I am very happy to review any novel that fits in with the theme of this blog: novels aimed at 9-14 year olds, preferably with a fantasy/ speculative world setting. However, I will make clear in the review that I was sent the book by the publisher and I will write my honest opinion. Please feel free to contact me via Twitter or Facebook, or fantasticreads at gmail dot com.
Friday, 27 April 2012
Happy 50th birthday, The Phantom Tollbooth
Last year Norton Juster's The Phantom Tollbooth turned 50. It is the story of Milo, a normal boy who discovers a mysterious package in his bedroom. Milo is not interested in anything. When he is in, he wants to be out; when he is out, he wants to be in. But he summons up the energy to open the package. Inside, he finds a toy tollbooth. He gets into his toy electric car (of which he is bored) and drives through the tollbooth, and is transported to a magical land: the Kingdom of Wisdom, through which he travels with Tock, the watchdog
to rescue the princesses Rhyme and Reason from the Castle in the Air.
The comical characters (my favourite is Faintly Macabre, the Not-So Wicked Which), word play and literal exemplifications of idioms- for example, Tock can carry Milo through the air, since "time flies"- is reminiscent of Lewis Carroll, and also the recent China Mieville Young Adult novel Un Lun Dun.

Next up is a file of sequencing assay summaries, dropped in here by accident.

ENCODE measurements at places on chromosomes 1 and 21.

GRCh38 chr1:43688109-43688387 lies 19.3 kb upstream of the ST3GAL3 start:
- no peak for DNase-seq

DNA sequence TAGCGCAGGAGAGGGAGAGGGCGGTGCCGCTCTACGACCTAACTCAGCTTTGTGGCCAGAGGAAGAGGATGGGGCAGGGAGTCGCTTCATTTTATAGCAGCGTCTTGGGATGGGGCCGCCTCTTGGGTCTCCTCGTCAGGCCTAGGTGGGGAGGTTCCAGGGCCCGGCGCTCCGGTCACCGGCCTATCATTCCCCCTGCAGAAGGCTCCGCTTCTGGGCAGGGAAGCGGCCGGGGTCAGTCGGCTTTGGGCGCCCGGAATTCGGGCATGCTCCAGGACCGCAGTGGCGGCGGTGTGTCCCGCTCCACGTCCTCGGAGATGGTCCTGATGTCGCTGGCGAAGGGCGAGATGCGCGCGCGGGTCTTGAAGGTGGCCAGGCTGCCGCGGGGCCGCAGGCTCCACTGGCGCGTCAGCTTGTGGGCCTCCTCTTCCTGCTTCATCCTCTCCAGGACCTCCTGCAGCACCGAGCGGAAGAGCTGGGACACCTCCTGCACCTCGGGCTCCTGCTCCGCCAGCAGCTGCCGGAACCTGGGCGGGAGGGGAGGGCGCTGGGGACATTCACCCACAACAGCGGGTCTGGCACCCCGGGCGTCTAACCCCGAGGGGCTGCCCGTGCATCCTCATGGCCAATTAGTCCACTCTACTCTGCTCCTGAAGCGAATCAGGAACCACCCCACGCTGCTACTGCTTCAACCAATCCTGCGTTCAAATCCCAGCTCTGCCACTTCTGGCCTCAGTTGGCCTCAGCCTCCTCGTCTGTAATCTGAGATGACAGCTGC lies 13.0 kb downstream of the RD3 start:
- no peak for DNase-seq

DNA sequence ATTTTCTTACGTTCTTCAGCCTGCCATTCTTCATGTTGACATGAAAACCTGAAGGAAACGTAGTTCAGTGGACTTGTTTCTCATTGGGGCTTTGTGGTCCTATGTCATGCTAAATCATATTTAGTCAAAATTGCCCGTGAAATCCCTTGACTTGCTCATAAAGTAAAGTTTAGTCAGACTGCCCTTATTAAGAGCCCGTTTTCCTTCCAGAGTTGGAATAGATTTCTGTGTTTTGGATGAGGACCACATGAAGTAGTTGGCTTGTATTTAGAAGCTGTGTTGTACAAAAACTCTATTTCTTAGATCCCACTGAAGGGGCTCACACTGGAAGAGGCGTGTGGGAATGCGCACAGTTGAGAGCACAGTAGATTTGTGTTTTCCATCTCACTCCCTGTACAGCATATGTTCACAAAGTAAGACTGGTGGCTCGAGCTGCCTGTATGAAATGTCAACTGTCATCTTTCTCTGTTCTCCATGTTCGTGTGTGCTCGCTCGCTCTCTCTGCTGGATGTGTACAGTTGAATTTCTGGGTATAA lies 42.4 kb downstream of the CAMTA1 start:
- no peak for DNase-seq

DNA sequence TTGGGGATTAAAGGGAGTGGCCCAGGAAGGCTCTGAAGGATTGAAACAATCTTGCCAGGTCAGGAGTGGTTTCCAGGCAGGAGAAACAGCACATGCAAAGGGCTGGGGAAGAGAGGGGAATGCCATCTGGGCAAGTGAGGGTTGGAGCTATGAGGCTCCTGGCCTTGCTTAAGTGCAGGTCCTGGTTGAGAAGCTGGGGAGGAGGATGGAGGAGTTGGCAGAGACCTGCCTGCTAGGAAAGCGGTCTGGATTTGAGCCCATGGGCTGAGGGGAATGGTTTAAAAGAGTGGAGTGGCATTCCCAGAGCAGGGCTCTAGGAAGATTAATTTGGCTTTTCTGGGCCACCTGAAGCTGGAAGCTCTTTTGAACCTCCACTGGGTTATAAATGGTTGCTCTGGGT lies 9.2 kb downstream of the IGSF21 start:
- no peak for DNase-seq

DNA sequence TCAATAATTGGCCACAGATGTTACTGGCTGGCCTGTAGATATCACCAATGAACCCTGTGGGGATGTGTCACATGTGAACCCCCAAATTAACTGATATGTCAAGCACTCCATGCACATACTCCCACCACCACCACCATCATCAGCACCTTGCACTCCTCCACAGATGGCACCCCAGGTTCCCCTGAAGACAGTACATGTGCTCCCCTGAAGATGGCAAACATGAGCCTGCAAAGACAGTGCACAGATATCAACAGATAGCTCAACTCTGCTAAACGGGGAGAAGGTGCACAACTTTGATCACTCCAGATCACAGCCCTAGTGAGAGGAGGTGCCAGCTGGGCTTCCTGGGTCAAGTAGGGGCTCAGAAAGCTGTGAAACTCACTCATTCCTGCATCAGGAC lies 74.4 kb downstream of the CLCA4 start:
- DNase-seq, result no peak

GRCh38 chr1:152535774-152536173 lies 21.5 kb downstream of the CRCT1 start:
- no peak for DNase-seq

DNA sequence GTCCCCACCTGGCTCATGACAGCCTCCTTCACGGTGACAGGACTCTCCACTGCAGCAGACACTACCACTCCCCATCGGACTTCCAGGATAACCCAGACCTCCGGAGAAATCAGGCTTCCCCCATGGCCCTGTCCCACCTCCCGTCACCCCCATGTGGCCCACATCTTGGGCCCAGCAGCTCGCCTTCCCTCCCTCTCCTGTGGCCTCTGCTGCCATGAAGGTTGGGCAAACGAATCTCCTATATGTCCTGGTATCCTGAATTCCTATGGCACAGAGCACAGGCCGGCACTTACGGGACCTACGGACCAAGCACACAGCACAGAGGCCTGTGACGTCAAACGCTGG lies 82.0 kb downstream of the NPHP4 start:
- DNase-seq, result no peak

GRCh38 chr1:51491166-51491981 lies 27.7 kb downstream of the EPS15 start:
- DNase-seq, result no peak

Image: Norton Juster at Foyles, 26th April 2012 (photo by me)
I went to hear Norton Juster talk about The Phantom Tollbooth with author and journalist Nicolette Jones at the famous London bookshop Foyles. He was a superb raconteur, who explained that his love of wordplay came from his father. He said that he was much like Milo as a child, often bored at home and uninterested at school. However, he said that he felt that the need to entertain himself as a child made him creative (he was an architect as well as an author) and stated his concerns about today's over-scheduled children, who rarely have time to play freely. Interestingly, Juster also stated that he is synaesthesic, associating colours with numbers. One of the characters that Milo encounters is Chroma the Great, the conductor of an orchestra that plays the colours of sunset.
I have loved this book since I was 9. I bought my third copy yesterday, as my previous two copies have fallen apart. I don't think I fully understood all the puns and wordplay then, but I loved the strange characters and the map at the beginning of the book! (All fantasy books should have maps, in my opinion). I hope that you read it and discover it yourself. The 50th anniversary Harper Collins edition that I bought has an introduction by the late Diana Wynne Jones, which was a lovely discovery.